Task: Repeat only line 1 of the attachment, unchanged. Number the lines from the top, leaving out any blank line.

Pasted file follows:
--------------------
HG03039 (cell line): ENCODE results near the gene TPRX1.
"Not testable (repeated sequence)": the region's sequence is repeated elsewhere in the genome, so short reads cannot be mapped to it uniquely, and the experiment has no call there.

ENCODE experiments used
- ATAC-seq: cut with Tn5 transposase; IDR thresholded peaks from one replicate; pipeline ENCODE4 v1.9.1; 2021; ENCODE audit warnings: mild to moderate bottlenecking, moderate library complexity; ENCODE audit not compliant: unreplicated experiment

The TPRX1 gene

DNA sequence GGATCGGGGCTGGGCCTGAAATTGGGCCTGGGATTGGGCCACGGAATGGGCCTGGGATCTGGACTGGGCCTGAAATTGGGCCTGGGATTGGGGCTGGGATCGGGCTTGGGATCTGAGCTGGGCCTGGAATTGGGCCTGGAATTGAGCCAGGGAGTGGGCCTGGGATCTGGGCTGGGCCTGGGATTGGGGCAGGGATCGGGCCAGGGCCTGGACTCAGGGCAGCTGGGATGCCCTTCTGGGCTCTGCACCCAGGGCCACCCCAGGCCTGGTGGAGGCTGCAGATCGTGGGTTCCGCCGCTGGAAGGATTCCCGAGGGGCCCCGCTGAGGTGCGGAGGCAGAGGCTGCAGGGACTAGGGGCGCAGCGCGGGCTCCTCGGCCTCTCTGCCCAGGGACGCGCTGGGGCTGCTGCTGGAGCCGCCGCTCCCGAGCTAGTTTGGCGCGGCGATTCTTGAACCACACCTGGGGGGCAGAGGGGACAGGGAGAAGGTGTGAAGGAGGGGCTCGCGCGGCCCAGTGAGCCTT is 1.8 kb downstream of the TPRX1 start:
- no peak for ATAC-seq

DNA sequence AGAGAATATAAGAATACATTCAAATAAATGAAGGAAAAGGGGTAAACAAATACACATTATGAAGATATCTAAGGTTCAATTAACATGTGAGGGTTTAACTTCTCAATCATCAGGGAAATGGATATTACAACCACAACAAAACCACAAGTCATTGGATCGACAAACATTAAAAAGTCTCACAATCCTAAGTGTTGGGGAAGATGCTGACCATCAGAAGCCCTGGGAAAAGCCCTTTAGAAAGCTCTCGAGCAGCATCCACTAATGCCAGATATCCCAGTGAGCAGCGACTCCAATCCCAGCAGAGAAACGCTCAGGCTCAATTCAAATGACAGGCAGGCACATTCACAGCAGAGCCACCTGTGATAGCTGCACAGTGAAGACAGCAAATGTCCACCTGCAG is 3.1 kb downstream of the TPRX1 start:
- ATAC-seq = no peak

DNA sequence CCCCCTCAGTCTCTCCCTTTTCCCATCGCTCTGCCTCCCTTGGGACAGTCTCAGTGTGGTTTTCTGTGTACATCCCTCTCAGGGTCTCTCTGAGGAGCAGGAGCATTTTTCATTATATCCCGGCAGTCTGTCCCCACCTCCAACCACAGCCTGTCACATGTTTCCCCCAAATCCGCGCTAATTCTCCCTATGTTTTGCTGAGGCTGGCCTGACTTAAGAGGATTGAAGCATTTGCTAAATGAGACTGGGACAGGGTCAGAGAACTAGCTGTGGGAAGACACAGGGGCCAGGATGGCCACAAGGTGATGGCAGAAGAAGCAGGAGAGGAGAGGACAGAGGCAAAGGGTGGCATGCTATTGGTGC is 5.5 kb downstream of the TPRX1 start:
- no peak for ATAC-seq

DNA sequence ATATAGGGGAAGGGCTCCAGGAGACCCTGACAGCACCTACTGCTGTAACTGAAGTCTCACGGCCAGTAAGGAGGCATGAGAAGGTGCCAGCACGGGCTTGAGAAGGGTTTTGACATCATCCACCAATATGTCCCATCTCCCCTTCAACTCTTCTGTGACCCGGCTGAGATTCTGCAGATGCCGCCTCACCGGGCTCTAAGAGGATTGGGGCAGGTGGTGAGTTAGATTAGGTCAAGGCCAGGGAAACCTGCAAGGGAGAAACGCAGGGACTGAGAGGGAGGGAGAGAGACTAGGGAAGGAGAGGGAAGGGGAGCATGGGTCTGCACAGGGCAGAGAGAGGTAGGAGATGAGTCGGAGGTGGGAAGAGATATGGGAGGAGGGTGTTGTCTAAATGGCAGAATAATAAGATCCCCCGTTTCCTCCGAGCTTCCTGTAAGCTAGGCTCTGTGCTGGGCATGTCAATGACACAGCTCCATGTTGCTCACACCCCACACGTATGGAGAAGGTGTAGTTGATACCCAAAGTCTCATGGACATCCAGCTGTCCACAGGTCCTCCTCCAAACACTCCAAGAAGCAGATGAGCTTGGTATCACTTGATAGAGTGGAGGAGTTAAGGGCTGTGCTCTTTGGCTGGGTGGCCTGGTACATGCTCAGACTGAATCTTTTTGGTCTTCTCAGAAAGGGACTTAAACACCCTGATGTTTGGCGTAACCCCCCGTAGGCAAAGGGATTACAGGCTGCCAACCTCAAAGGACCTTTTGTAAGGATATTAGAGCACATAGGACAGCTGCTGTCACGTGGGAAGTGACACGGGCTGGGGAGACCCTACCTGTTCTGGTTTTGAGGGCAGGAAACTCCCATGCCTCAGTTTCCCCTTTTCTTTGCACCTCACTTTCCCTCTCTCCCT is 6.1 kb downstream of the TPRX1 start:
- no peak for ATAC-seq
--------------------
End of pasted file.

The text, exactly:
HG03039 (cell line): ENCODE results near the gene TPRX1.